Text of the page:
The tip 5 is provided with two axis-symmetric cutting edges 6. The tip 5 has two backward-facing engaging faces 9, which are to be engaged with the corresponding locking faces 8. The engaging face 9, provided at each of the two main faces of the tip, protrudes from the tip such that it increases the thickness of the tip. As shown in FIG. 4(b), the thickness t of the portion of the tip 5 from the engaging faces 9 to the cutting edges is larger than the thickness t1 of an inserting portion 10, which is to be inserted into the groove 2. In addition, cutting faces 11 are formed by lowering the end-face portions of the tip along the cutting edges 6. As shown in FIGS. 4(a) and 4(d), the inserting portion 10 is provided with a through hole 12, through which the clamping screw 7 penetrates.

When the tip 5 is inserted into the holder 1, the engaging faces 9 engage with the locking faces 8 at the front end of the holder, positioning the tip 5. Next, the clamping screw 7 is inserted into the hole 12 to clamp the opposed jaws 3. Thus, the tip 5 is tightly sandwiched between the two jaws, and locked.

In this state of the tool, the rear end of the tip 5 is not in contact with the innermost portion 2 a of the groove 2 as shown in FIG. 2. Therefore, while the cutting is performed, the thrust exerted on the tip 5 is sustained by the locking faces 8 located closely to the cutting edges. As a result, the runout deviation of the tip can be suppressed, and the displacements of the cutting edges can be reduced.

Furthermore, the tip 5 can have an increased thickness at the portion close to the cutting edges over conventional tips by the amount of (t−t1). Consequently, it is possible to provide cutting edges forming an S shape when viewed from the front. In this shape, two cutting edges are joined smoothly to each other. The S shape is considered to be desirable for a ball-end mill. The locking faces 8 at the front end of the holder are protected by the tip 5, without being damaged by chips.

FIGS. 5(a) and 5(b) show a holder to be used in combination with the tip shown in FIGS. 4(a) to 4(b). The holder has a hole 12 a for the clamping screw 7. The holder is provided with a groove 17 through which a machining-stabilizing part 16 (see FIG. 4(b)) passes. Because the groove 17 is provided at only one of the jaws 3, the tip cannot be inserted into the holder the other way around.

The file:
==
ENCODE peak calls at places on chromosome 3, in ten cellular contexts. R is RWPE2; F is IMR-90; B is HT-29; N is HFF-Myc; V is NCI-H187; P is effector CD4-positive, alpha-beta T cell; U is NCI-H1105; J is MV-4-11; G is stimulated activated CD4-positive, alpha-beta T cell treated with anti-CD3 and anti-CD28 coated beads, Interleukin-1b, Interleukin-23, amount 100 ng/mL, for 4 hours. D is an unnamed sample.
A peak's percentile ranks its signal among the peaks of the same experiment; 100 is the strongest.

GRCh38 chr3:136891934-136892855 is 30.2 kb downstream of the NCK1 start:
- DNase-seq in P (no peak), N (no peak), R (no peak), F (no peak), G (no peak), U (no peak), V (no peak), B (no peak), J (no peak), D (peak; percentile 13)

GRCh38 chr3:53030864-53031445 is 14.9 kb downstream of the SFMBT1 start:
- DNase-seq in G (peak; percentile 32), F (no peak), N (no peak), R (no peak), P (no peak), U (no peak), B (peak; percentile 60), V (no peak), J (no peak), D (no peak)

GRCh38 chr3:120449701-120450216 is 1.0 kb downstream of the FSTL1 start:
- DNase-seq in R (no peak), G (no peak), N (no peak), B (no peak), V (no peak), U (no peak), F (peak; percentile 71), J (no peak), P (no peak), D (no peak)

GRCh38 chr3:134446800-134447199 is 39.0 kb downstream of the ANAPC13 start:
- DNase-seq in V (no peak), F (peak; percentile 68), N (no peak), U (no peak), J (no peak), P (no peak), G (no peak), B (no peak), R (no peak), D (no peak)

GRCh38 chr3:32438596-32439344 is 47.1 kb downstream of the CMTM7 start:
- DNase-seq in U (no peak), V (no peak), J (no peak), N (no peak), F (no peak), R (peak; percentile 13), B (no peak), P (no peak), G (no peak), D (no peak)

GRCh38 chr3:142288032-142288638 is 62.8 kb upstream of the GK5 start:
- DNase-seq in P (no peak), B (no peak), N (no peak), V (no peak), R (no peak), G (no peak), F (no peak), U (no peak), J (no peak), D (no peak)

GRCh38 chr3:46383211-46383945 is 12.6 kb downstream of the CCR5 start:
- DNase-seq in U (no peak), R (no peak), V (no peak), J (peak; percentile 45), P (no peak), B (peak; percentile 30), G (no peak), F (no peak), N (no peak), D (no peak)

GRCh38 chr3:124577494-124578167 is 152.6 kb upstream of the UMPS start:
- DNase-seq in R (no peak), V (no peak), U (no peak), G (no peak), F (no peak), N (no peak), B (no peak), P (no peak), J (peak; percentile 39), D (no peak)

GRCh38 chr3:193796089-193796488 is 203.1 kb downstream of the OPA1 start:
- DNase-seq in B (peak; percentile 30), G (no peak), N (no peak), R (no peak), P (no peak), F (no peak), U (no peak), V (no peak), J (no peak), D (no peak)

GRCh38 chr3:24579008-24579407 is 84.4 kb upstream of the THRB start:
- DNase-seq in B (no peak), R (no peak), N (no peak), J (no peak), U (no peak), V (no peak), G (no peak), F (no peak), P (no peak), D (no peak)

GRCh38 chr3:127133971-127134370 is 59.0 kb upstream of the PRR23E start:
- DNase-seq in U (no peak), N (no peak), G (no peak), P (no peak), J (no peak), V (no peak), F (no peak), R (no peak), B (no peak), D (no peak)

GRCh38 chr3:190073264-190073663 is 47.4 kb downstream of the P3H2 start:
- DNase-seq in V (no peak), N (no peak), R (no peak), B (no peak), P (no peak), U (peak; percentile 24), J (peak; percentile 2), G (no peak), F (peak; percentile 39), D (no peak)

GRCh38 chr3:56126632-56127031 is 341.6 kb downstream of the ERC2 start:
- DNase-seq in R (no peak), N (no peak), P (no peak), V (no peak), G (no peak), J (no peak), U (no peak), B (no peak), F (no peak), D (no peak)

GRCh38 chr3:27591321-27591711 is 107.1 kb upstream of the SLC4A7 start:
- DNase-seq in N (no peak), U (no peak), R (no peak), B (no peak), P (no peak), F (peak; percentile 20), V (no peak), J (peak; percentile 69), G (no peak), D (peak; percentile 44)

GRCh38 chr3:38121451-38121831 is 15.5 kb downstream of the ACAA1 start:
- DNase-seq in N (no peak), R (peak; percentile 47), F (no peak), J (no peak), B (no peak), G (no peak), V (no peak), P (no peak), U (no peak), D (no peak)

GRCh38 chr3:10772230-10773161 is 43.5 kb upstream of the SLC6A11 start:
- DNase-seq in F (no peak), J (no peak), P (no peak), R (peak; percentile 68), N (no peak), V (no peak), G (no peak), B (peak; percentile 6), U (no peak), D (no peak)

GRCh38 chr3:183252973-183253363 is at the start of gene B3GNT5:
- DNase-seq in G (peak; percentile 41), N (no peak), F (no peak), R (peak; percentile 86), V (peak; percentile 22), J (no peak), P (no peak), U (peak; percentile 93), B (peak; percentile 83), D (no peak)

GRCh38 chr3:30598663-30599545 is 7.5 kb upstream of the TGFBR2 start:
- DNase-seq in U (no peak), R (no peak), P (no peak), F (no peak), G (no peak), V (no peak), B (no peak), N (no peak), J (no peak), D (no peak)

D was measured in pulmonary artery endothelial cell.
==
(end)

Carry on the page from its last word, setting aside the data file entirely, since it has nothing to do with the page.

The present inventors produced a ball-end mill using the tip shown in FIGS. 4(a) to 4(d) and the holder shown in FIGS. 5(a) and 5(b). The performance of the mill was confirmed by the cutting test described below. The mill had the following dimensions:

Diameter of the ball nose: Φ=20 mm

Thickness t: 7 mm

Thickness t1: 4.5 mm

Diameter of the jaw portion of the holder: Φ=17.5 mm

Total length of the holder: 140 mm

Diameter of the chuck portion of the holder: Φ=25 mm

Crossing angle of the locking faces: 100 degrees

Distance S: varied

S50C steel materials stipulated in the Japanese Industrial Standard were machined to examine the damping status and the machining status. The machining was carried out under the following conditions:

Number of revolutions: 3,000 rpm

Feed: 0.15 mm per cutting edge

Depth of cut: 0.5 mm

Width of cut: 0.5 mm

The obtained test results are shown in Table 1. In Table 1, the sign “⊚” signifies “excellent,” “∘” signifies “satisfactory,” “Δ” signifies “acceptable,” and “X” signifies “unsatisfactory.” Sample Nos. 3 to 7 were satisfactory in clamping status and machining status.

TABLE 1
Machining status
Sample S Clamping status Machined Chattering
No. (mm) Precision Stability surface noise
1 2 X X X X
2 4 Δ X Δ Δ
3 6.7 Δ
4 9
5 10
6 11
7 13.4 Δ
8 16 X X X X

FIGS. 6 to 8 are examples of different versions of the above-described tip. FIG. 6 shows a tip 15 having cutting edges 6 with a shape modified from the above-described tip. When the tip 15 or a tip having cutting edges with a squared corner is inserted into the holder 1 shown in FIG. 1, a radius- or square-end mill can be produced.

FIGS. 7(a) and 7(b) show a tip 25 having, at the front-end portion, projected portions 13 in the direction to increase the thickness. The projected portions 13, also, have a cutting edge. When the tip 25 is inserted into the holder 1 shown in FIG. 1, a multiple-cutting-edge radius-end mill can be produced, which has high machining efficiency. The multiple-cutting-edge end mill can also have balled cutting edges or square-cornered cutting edges.

FIG. 8 shows a tip 35, wherein cutting edges 6 having a crest-end shape with an end-cutting angle are provided axis-symmetrically. When the tip 35 is inserted into the holder 1 shown in FIG. 1, a tip-changeable drill can be produced.

These tips shown in FIGS. 6 to 8, also, have engaging faces 9 to be coupled with the holder 1 shown in FIG. 1. They therefore have the effect of the present invention. As described above, tips can have various shapes and cutting edges according to their use.